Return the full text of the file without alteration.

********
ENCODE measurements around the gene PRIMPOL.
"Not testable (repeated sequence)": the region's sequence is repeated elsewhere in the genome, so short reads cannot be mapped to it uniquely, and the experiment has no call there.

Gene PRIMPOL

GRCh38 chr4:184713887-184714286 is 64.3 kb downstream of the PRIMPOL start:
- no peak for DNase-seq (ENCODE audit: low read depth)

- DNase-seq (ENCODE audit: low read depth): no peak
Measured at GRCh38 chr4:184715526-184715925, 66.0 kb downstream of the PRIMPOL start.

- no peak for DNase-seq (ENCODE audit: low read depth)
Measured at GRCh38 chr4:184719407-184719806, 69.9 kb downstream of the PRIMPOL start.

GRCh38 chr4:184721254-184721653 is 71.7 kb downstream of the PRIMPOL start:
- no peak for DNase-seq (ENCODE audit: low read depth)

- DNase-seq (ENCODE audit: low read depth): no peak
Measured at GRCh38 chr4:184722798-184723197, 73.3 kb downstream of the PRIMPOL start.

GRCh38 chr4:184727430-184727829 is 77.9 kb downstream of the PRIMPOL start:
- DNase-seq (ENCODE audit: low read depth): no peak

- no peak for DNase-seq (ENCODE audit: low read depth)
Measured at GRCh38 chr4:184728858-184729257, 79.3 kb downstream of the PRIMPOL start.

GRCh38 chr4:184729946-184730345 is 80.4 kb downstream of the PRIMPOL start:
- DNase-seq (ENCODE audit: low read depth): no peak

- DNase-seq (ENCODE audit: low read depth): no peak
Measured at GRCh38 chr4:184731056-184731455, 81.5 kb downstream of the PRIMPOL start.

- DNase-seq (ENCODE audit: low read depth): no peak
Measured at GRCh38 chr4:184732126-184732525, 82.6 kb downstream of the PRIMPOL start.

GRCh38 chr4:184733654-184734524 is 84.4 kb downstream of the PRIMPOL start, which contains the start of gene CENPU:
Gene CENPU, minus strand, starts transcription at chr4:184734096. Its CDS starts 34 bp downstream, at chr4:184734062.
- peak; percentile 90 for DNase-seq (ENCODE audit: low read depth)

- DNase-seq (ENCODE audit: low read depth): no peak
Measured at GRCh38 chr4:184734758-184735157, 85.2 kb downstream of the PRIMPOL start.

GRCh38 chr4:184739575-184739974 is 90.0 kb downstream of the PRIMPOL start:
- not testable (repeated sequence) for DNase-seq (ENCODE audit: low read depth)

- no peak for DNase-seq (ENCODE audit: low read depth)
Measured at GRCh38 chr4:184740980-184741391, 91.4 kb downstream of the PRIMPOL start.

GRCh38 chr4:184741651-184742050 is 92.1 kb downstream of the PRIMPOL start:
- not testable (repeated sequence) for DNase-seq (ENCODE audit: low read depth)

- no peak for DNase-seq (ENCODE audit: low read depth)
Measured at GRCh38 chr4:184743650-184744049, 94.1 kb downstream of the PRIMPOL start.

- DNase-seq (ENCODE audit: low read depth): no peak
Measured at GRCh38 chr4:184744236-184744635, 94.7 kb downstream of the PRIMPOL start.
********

ENCODE measurements around the gene PRIMPOL.
"Not testable (repeated sequence)": the region's sequence is repeated elsewhere in the genome, so short reads cannot be mapped to it uniquely, and the experiment has no call there.

Gene PRIMPOL

GRCh38 chr4:184713887-184714286 is 64.3 kb downstream of the PRIMPOL start:
- no peak for DNase-seq (ENCODE audit: low read depth)

- DNase-seq (ENCODE audit: low read depth): no peak
Measured at GRCh38 chr4:184715526-184715925, 66.0 kb downstream of the PRIMPOL start.

- no peak for DNase-seq (ENCODE audit: low read depth)
Measured at GRCh38 chr4:184719407-184719806, 69.9 kb downstream of the PRIMPOL start.

GRCh38 chr4:184721254-184721653 is 71.7 kb downstream of the PRIMPOL start:
- no peak for DNase-seq (ENCODE audit: low read depth)

- DNase-seq (ENCODE audit: low read depth): no peak
Measured at GRCh38 chr4:184722798-184723197, 73.3 kb downstream of the PRIMPOL start.

GRCh38 chr4:184727430-184727829 is 77.9 kb downstream of the PRIMPOL start:
- DNase-seq (ENCODE audit: low read depth): no peak

- no peak for DNase-seq (ENCODE audit: low read depth)
Measured at GRCh38 chr4:184728858-184729257, 79.3 kb downstream of the PRIMPOL start.

GRCh38 chr4:184729946-184730345 is 80.4 kb downstream of the PRIMPOL start:
- DNase-seq (ENCODE audit: low read depth): no peak

- DNase-seq (ENCODE audit: low read depth): no peak
Measured at GRCh38 chr4:184731056-184731455, 81.5 kb downstream of the PRIMPOL start.

- DNase-seq (ENCODE audit: low read depth): no peak
Measured at GRCh38 chr4:184732126-184732525, 82.6 kb downstream of the PRIMPOL start.

GRCh38 chr4:184733654-184734524 is 84.4 kb downstream of the PRIMPOL start, which contains the start of gene CENPU:
Gene CENPU, minus strand, starts transcription at chr4:184734096. Its CDS starts 34 bp downstream, at chr4:184734062.
- peak; percentile 90 for DNase-seq (ENCODE audit: low read depth)

- DNase-seq (ENCODE audit: low read depth): no peak
Measured at GRCh38 chr4:184734758-184735157, 85.2 kb downstream of the PRIMPOL start.

GRCh38 chr4:184739575-184739974 is 90.0 kb downstream of the PRIMPOL start:
- not testable (repeated sequence) for DNase-seq (ENCODE audit: low read depth)

- no peak for DNase-seq (ENCODE audit: low read depth)
Measured at GRCh38 chr4:184740980-184741391, 91.4 kb downstream of the PRIMPOL start.

GRCh38 chr4:184741651-184742050 is 92.1 kb downstream of the PRIMPOL start:
- not testable (repeated sequence) for DNase-seq (ENCODE audit: low read depth)

- no peak for DNase-seq (ENCODE audit: low read depth)
Measured at GRCh38 chr4:184743650-184744049, 94.1 kb downstream of the PRIMPOL start.

- DNase-seq (ENCODE audit: low read depth): no peak
Measured at GRCh38 chr4:184744236-184744635, 94.7 kb downstream of the PRIMPOL start.